Mauna Loa Volcano Erupts for the First Time Since 1984

The world’s largest active volcano, Mauna Loa, has erupted once again after almost 40 years since it last made headlines. The eruption began late Sunday night, marking the onset of this momentous occasion. The volcano’s last eruption was in 1984; it had erupted after three years of steadily increased earthquake activity which serves as a warning sign to volcanic eruptions. This time around, the island’s residents had less time to prepare for the eruption, as earthquake activity (which often foreshadows the eruption) only increased a few months ago, as opposed to the prior’s years of activity. 

The volcanic activity continued until late Tuesday. So far, the lava flow has been contained to the summit near the eruption. This is good news because when it comes to erupting volcanoes, the two biggest concerns are lava flow, which, aside from taking people’s lives, can destroy cities and infrastructure, and air pollution, which is produced by the ash and sulfur dioxide emissions that are expelled by volcanoes during eruptions. 

In regards to this particular eruption, citizens have been receiving warnings for weeks now regarding this inevitable eruption, as there has been a recent swell in the levels of earthquakes and seismic activity. Residents were told to prepare for evacuation in case of a worst-case scenario. Beyond telling citizens to prepare for evacuation, authorities have also prepared to close off a nearby highway in case its path is obstructed by lava flow. Thankfully, because the lava flow so far has been contained to the summit, there has been minimal damage to the island’s infrastructure, with the worst report being an interference with access to a climate monitoring station.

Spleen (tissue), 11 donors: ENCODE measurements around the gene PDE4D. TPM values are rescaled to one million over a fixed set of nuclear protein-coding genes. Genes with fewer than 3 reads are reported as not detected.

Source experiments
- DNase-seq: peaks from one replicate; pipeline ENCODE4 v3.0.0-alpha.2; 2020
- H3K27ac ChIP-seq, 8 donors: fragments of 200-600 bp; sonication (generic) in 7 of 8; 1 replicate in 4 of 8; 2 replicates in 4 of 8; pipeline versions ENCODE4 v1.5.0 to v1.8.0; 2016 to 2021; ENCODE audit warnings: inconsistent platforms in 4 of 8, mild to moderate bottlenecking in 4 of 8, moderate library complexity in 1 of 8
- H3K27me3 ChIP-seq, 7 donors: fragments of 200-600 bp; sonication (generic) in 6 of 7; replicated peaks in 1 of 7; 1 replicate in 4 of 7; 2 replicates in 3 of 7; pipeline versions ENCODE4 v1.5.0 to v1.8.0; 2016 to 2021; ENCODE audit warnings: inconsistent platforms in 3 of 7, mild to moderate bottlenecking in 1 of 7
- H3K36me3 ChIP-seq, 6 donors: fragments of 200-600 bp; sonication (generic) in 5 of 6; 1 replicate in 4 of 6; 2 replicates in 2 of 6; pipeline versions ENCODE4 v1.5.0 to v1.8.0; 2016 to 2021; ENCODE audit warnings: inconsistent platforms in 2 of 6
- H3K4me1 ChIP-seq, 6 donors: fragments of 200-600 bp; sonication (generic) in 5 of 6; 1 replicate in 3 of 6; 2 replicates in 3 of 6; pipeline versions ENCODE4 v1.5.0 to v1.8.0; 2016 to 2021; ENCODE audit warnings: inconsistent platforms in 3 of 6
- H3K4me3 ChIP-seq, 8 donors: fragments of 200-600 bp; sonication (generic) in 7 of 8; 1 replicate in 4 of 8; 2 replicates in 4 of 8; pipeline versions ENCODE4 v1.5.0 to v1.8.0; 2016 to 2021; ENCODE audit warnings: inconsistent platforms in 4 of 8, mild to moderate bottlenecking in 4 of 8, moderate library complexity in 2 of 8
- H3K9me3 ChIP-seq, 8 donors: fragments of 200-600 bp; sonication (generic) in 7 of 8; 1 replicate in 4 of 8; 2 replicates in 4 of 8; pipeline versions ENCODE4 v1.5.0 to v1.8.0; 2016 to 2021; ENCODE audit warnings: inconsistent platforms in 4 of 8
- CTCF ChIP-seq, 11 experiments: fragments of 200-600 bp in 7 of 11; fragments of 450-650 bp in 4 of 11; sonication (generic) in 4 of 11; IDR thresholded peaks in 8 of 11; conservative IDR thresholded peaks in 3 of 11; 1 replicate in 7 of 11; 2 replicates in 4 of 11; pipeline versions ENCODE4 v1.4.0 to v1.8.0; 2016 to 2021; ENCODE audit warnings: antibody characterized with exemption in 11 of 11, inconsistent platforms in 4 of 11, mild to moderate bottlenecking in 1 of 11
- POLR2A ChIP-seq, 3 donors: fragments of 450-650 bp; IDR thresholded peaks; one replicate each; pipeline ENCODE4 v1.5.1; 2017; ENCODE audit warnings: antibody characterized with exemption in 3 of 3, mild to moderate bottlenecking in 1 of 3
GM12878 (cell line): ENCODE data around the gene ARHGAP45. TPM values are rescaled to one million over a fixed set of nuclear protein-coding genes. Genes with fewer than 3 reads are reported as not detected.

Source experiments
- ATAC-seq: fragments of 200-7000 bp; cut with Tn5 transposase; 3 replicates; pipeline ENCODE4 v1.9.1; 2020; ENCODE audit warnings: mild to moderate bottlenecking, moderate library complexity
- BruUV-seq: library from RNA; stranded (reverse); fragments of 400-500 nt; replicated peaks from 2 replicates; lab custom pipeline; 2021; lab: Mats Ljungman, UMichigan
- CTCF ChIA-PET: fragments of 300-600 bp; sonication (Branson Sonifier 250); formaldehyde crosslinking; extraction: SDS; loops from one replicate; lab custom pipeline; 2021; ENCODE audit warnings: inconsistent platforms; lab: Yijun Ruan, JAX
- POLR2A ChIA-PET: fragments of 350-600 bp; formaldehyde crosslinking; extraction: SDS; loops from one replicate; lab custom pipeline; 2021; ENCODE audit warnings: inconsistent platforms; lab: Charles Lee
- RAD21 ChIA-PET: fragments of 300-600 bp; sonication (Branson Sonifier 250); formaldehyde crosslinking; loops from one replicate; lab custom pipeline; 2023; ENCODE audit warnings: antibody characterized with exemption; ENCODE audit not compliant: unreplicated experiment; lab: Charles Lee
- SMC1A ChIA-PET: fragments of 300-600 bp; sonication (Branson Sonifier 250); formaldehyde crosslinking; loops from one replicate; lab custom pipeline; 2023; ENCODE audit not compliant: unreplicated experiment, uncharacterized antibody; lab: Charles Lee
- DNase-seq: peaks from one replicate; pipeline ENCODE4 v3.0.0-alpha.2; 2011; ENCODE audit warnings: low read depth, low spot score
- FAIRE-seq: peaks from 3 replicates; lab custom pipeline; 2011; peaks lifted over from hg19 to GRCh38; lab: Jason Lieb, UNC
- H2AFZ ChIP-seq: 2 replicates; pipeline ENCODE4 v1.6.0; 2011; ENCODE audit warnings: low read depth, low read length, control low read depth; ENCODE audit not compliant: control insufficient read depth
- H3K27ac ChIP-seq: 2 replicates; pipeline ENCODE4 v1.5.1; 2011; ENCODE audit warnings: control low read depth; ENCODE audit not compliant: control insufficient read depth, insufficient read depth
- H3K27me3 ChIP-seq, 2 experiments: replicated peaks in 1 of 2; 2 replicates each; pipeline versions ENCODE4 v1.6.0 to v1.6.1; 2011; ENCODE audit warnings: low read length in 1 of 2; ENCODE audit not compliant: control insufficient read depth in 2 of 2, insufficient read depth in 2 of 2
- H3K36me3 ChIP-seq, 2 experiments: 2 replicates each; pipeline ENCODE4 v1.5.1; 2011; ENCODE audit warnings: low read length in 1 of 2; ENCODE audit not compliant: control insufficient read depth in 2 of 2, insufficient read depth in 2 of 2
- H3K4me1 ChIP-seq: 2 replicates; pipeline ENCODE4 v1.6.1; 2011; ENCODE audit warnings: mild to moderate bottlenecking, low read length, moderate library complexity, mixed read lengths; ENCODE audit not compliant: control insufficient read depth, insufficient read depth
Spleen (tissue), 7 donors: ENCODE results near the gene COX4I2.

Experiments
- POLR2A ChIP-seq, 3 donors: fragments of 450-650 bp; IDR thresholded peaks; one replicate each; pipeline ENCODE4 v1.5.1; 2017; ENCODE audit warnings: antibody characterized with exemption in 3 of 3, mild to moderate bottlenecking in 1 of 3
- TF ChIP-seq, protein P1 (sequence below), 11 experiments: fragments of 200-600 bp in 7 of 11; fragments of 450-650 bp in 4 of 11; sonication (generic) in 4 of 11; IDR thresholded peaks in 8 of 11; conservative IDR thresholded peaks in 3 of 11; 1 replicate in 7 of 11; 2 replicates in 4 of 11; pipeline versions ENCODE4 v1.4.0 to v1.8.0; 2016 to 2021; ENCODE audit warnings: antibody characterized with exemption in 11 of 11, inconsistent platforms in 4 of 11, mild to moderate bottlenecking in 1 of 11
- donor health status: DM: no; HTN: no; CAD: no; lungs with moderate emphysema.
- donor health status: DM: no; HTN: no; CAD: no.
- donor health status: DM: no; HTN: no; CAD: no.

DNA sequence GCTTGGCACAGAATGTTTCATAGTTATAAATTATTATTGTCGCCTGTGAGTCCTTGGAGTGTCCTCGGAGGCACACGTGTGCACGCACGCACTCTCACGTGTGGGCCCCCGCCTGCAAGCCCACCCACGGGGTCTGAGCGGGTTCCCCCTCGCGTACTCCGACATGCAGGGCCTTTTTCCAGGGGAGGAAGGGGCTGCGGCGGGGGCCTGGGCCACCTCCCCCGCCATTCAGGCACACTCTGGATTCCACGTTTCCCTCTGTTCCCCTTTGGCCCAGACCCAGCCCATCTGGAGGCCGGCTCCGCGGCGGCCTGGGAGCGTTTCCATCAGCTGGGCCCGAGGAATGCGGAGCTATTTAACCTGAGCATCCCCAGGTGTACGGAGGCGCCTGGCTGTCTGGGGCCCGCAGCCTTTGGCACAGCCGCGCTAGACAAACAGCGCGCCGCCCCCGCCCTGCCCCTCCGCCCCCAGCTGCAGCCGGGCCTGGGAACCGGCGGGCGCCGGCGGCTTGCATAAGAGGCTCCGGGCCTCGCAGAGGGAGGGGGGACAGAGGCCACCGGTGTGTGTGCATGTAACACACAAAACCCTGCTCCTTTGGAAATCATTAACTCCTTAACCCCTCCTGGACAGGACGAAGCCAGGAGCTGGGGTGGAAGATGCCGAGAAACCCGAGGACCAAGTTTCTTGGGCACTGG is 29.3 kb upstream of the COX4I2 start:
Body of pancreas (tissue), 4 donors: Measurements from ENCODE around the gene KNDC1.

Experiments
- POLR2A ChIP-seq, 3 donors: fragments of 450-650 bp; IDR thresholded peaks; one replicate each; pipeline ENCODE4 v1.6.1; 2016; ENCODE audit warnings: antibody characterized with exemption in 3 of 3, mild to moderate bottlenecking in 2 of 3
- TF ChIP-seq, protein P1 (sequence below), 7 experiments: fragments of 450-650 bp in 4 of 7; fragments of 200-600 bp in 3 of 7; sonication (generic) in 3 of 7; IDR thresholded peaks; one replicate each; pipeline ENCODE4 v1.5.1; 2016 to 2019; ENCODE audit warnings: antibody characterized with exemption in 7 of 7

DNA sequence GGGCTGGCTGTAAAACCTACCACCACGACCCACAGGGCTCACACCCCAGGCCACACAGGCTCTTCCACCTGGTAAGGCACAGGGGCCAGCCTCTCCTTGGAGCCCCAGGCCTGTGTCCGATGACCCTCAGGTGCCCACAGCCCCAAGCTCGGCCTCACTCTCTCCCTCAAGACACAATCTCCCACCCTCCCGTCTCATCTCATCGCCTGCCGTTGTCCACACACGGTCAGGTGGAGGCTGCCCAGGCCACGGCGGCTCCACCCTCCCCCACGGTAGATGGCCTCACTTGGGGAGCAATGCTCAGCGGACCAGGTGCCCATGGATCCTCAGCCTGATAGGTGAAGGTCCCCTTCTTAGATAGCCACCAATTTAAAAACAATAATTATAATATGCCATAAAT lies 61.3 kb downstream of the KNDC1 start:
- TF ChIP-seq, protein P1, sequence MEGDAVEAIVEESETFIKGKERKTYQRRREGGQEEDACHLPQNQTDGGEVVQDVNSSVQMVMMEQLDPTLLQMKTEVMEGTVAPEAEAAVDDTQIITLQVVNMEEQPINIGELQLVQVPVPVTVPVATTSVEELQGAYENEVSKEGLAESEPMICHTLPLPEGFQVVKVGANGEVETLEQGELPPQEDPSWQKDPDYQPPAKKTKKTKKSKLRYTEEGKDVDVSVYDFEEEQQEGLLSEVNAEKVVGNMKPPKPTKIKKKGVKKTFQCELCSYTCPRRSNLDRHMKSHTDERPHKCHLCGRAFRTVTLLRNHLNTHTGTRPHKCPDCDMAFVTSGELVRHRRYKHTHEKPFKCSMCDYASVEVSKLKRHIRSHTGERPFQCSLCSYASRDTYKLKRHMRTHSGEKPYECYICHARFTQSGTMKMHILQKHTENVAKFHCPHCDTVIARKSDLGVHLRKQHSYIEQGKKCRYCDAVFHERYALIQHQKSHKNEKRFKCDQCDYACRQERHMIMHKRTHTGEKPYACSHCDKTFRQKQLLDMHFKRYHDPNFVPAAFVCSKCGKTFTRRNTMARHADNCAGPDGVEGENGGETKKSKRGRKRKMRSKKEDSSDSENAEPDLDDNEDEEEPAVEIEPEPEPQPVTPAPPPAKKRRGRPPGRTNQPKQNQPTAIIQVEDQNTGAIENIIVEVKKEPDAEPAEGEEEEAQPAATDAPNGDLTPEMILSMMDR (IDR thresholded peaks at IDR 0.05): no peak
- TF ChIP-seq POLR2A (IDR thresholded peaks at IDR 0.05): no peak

This particular eruption is interesting because, in addition to it coming from the world’s largest still-active volcano, and it has been nearly four decades since its last eruption, it is also occurring at the same time as its neighbor volcano, Kilauea’s eruption. According to the U.S. Geological Survey, the largest lava fountains from Mauna Loa ranged between 131 and 164 feet high. While that’s very tall by our standards, it’s not Mount Vesuvius (the volcano that mummified Pompeii). By comparison, Mount Vesuvius’s volcanic ashes reached a peak of 33 kilometers!

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